On Pleasure Bent
Through a multi-disciplinary practice that encompasses sculpture, sound, film, and performance, British artist Mark Leckey explores the potential of the human imagination to appropriate and to animate a concept, an object, or an environment. Drawing on his personal experiences as a London-based artist, who spent his formative years in the north of England, Leckey returns frequently to ideas of personal history, desire and transformation in his work. This exhibition marks the first solo U.S. museum presentation for the artist.
On Pleasure Bent is a new body of work in which Leckey attempts to form a kaleidoscopic memoir, assembling his past from the imagery that he believes conditioned him. The exhibition will include all new works, several being exhibited publicly for the first time. Objects will include LED screens featuring looped animations, animated screens made up of highly-magnified computer screens silk screened with images, as well as cinema lobby style 'standees' and a trailer for a new video.
Organized by Ali Subotnick, curator, with Emily Gonzalez, curatorial assistant.
By Alex Kitnick
Mark Leckey speculates on objects and on the future. He is interested in all types of things—from prosthetic hands to Felix the Cat—and what these things do to us as people. He is intrigued by their physical characteristics—their veneer and heft, their weight and feel—and by their place in larger systems of circulation and distribution. He gravitates toward hard objects but only once they have been translated into something else, transformed into a JPEG and retrofitted with a new virtual life. Leckey has said, “sculpture is what I do,” but sculpture in his hands is no longer a rigid, obdurate thing but rather something elusive and shape-shifting, malleable and mysterious. So too are the objects from which the artist takes inspiration.
For his exhibition at the Hammer, On Pleasure Bent, Leckey has brought together these concerns in a rather personal form. Taking its title from an LP by the British comedian Kenneth Williams, the exhibition, along with the eponymous film that anchors it, has been described by Leckey as a memoir constructed from “found memories”; it is an attempt to make sense of his own desires and pleasures and the way they imbricate with technology. Beginning with his birth and concluding with his recent induction into fatherhood, Leckey’s film is an attempt to figure himself out. The self, for Leckey, does not exist in solitude, however; like Marshall McLuhan, he understands media as “extensions of man”—and man as an extension of media (1). Each one of us is wired, networked, and connected to a multiplicity of people and things. Pleasure here is equally promiscuous, the result perhaps of a culture bent on enjoyment. Indeed, pleasure is closely tied to popular culture in Leckey’s world. The references in his film rely heavily on old television shows and consumer advertising.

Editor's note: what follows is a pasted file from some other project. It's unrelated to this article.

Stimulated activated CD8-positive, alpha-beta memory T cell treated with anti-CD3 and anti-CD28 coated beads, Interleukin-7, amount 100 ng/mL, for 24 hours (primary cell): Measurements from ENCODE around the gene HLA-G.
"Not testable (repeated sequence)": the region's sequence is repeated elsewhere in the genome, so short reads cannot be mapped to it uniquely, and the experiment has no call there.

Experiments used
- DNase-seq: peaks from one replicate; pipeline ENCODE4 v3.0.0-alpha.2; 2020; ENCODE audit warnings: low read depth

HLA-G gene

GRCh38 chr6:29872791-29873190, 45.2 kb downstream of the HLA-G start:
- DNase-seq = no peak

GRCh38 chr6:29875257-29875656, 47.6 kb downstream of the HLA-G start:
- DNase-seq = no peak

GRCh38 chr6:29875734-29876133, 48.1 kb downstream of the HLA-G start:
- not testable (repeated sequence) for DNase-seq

It is not simply the iconography of these “found memories” that intrigues Leckey, however, but the technology—from satellites to televisions—by which they were conveyed to him. To analyze such things, On Pleasure Bent submits footage to a number of manipulations and techniques, alternately refilming projected imagery and breaking down digital code. In this regard, On Pleasure Bent functions something like a sequel to Leckey’s breakthrough video Fiorucci Made Me Hardcore (1999), which transformed video footage of 1970s northern soul dance parties into an image of what can only be called the subcultural sublime. Where much of his recent work has focused on current technology and its attendant fetishes—Samsung refrigerators and non-Newtonian fluids have been particularly popular—On Pleasure Bent circles back to the interests that shaped the beginning of Leckey’s career and thus synthesizes a number of concerns that have spanned the artist’s practice. If one is looking for differences between the two projects, however, one will find those as well. On Pleasure Bent suggests that there are no longer distinct subcultures embedded beneath a dominant culture but rather that a swarm of assorted groups and interests now constitutes our cultural life.
Instead of offering On Pleasure Bent in its entirety at the Hammer, Leckey is presenting Los Angeles audiences with a snippet of the forthcoming film—perhaps something like a trailer—to pique our interest. While this is partially a pragmatic decision, what seems more important is the structural tension that such withholding produces. Yes, Los Angeles is a city accustomed to media hype, but more and more our contemporary moment at large is characterized by precisely this condition of expectation. Today there is always something to come; pleasure is measured in content waiting to load. Rather than simply being mimetic of our current moment, however, Leckey’s gesture may also contain something utopian. “Art,” the artist Jack Goldstein once wrote, “should be a trailer for the future,” which suggests that art might also prepare us for a different world to come (2).